The Metro Manila Subway, upon its completion, will provide a much needed mode of mass transportation, which will go a long way towards decongesting the traffic plagued National Capital Region (NCR). According to a research conducted by the Japan International Cooperation Agency (JICA), the Philippine economy, on average, loses ₱3.5 billion per day — almost ₱1.3 trillion annually — because of traffic. This figure is expected to almost double to ₱6.0 billion daily (₱2.2 trillion annually) by 2030 if no countermeasures are taken (SEE: ₱3.5 billion lost daily due to traffic jams, ABS CBN News). The completion of the subway, which will conveniently connect the three central business districts (CBD) (Ortigas Center, Makati Central Business District, and Bonifacio Global City) with the rest of the Metro, should definitely help in decongesting the capital.

Aside from helping to reduce traffic, the Manila Subway System should serve as a catalyst which will drive up property prices in the areas that the railway will traverse. In fact, research conducted by Colliers International, a global real estate company, shows that land and property situated within one kilometer of the subway station will see a significant appreciation in value once the subway is fully operational (SEE: Investment Appeal of the Metro Manila Subway, PropertyAccess). DMCI Homes actually echoes the same sentiments. According to a recent press release, the demand for the company’s condominium units located within the vicinity of the Metro Manila Subway saw a significant spike in demand (SEE: Subway project to boost demand for nearby condos, BusinessWorld). Thus, now would be a wise time to invest in property near the planned stations.

The Manila Malolos Clark Railway
The proposed Manila Malolos Clark Railway is a ₱225 billion ($4.2 billion) project funded by the Asian Development Bank (ADB), which will connect the Clark Freeport and Economic Zone (CFEZ) to the country’s National Capital Region (NCR). The railway will be 106 kilometers long with 17 stations in total, beginning in Manila and going through the provinces of Bulacan, Pampanga, and Tarlac (SEE: 17 stations of Manila Clark Railway announced, Rappler).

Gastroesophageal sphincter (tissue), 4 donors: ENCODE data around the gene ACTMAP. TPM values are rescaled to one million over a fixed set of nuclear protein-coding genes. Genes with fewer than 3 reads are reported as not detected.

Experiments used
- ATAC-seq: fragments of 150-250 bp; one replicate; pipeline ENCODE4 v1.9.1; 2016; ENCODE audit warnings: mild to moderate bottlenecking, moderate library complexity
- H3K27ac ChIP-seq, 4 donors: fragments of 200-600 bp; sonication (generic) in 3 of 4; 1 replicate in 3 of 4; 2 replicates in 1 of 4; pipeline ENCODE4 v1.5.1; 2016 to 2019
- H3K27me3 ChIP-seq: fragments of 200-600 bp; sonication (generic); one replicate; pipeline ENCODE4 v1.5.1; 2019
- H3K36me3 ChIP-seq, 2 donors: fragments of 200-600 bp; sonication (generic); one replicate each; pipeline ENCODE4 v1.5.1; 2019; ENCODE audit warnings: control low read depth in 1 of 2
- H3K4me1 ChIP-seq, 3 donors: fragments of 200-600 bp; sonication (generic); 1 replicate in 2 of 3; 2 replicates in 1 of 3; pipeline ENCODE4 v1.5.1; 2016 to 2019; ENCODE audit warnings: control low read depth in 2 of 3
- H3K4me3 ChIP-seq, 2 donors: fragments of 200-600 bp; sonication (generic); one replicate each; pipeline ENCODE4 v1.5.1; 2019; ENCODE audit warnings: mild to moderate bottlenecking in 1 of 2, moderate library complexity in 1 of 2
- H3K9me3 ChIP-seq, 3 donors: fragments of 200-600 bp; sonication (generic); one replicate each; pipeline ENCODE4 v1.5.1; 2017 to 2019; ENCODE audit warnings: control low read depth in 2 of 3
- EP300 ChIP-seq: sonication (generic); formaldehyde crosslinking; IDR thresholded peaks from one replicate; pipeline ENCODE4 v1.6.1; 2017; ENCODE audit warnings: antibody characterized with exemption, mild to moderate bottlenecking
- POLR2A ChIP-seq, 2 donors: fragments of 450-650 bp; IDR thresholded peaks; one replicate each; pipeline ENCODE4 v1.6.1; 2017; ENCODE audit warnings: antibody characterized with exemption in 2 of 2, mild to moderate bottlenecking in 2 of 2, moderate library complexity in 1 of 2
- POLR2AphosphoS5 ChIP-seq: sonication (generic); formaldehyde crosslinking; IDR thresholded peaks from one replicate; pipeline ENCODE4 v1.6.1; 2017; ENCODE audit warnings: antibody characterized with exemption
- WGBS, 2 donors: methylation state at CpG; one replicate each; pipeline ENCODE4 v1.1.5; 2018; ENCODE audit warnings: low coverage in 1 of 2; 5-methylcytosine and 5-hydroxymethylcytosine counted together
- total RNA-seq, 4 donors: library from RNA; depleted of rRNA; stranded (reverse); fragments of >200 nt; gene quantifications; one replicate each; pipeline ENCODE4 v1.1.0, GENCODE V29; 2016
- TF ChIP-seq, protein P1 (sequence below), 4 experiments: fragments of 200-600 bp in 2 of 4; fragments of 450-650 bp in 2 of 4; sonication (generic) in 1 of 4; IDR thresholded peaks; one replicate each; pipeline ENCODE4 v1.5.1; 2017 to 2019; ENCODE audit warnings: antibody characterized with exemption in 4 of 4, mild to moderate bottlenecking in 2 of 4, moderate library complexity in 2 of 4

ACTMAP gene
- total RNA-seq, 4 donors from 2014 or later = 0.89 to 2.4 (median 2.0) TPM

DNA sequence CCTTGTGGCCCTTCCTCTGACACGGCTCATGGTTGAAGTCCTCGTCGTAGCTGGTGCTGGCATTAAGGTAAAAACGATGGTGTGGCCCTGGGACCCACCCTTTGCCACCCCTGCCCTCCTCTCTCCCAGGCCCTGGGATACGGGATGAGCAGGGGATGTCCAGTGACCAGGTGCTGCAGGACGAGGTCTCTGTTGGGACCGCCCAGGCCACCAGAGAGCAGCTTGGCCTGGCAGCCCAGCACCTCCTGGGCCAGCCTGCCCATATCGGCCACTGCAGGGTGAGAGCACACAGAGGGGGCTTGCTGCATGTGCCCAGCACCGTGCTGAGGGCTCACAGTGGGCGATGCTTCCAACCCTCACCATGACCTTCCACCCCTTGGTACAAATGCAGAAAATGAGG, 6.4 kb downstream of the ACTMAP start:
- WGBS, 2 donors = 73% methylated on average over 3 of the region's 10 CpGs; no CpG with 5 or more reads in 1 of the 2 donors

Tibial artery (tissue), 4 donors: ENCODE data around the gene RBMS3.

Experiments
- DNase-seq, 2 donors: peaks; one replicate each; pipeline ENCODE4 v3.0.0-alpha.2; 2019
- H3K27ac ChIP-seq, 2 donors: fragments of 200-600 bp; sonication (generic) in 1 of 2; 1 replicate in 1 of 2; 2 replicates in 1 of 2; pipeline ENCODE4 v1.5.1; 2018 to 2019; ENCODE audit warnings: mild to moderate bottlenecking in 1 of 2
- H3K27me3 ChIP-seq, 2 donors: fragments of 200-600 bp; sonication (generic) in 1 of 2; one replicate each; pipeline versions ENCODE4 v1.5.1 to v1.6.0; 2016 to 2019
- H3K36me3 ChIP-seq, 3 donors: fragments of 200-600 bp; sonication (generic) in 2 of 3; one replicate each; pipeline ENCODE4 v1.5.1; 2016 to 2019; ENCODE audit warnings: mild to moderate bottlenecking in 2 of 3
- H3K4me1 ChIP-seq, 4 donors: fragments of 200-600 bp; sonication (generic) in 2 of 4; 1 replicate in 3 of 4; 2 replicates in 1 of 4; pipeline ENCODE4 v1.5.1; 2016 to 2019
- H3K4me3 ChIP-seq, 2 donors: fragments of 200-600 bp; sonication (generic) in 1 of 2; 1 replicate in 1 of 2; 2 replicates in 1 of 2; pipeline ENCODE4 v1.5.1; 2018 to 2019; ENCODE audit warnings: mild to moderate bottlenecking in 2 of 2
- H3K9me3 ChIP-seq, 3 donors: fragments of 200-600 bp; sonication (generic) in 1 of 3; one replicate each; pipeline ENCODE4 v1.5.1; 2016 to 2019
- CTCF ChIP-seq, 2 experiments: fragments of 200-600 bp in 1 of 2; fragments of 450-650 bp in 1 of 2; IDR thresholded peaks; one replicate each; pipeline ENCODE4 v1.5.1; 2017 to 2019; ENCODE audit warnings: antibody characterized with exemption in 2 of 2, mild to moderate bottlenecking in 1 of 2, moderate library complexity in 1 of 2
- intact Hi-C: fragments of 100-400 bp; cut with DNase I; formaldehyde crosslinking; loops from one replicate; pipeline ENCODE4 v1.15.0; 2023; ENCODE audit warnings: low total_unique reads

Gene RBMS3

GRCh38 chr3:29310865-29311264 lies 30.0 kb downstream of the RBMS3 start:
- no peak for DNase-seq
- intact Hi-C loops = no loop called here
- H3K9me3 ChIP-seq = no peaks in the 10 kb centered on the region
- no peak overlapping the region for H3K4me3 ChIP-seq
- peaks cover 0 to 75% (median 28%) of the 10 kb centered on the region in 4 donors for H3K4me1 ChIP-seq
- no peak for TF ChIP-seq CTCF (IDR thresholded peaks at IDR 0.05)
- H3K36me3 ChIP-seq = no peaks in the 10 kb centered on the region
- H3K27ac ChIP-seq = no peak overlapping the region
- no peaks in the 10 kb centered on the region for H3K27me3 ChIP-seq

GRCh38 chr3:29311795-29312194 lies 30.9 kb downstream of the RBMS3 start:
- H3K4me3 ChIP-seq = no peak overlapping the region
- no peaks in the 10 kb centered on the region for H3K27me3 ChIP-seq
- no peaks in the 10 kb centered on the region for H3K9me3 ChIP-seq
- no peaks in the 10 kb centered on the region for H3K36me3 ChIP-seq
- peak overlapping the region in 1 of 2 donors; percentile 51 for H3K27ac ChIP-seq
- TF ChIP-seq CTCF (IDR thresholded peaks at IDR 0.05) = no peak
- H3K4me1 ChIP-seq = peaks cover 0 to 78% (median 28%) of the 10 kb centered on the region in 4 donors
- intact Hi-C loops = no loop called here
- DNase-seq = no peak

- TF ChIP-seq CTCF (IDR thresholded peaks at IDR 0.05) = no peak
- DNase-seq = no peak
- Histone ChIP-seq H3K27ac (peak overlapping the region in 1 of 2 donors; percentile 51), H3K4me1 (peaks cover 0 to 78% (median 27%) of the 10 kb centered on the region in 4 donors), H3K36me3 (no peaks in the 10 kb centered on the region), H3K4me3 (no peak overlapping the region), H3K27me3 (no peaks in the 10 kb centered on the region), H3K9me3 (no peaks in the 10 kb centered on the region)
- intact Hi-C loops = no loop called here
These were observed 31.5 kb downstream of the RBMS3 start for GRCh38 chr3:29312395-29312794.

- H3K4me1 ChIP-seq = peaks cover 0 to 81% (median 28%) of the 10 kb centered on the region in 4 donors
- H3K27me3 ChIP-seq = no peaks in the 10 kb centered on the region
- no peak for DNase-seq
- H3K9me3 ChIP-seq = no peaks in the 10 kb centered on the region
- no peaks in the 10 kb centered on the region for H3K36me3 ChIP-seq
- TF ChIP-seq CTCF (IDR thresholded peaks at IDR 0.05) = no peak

The railway’s construction began in the last quarter of 2017 and was initially estimated to last for four years. The government hopes to have all seventeen stations up and running before the expiration of President Rodrigo Duterte’s term in 2022. Once completed, the travel time between Manila and Clark is expected to be cut in half — from two hours by car to just a hair under one hour (55 minutes to be exact) by train (SEE: ADB: Malolos Clark Railway plan to cut Manila Clark travel time to 1 hour, The Philippine Daily Inquirer).

The Manila Malolos Clark Railway will help support the government’s vision to transform Clark into a metropolitan and a business district, similar to the National Capital Region (SEE: Clark: The Next Metro, PropertyAccess). First, it will help alleviate the concerns with regard to logistics. Currently, some companies are reluctant to establish factories and warehouses in Clark due to its distance from Metro Manila. This is concern is quelled by the Clark Railway, which will cut the travel time in half. Second, the railway will offer an easier access between the Ninoy Aquino International Airport (NAIA) and the Clark International Airport (CRK). The combination of these two factors make Clark more attractive to potential foreign investors looking to enter the Philippine market.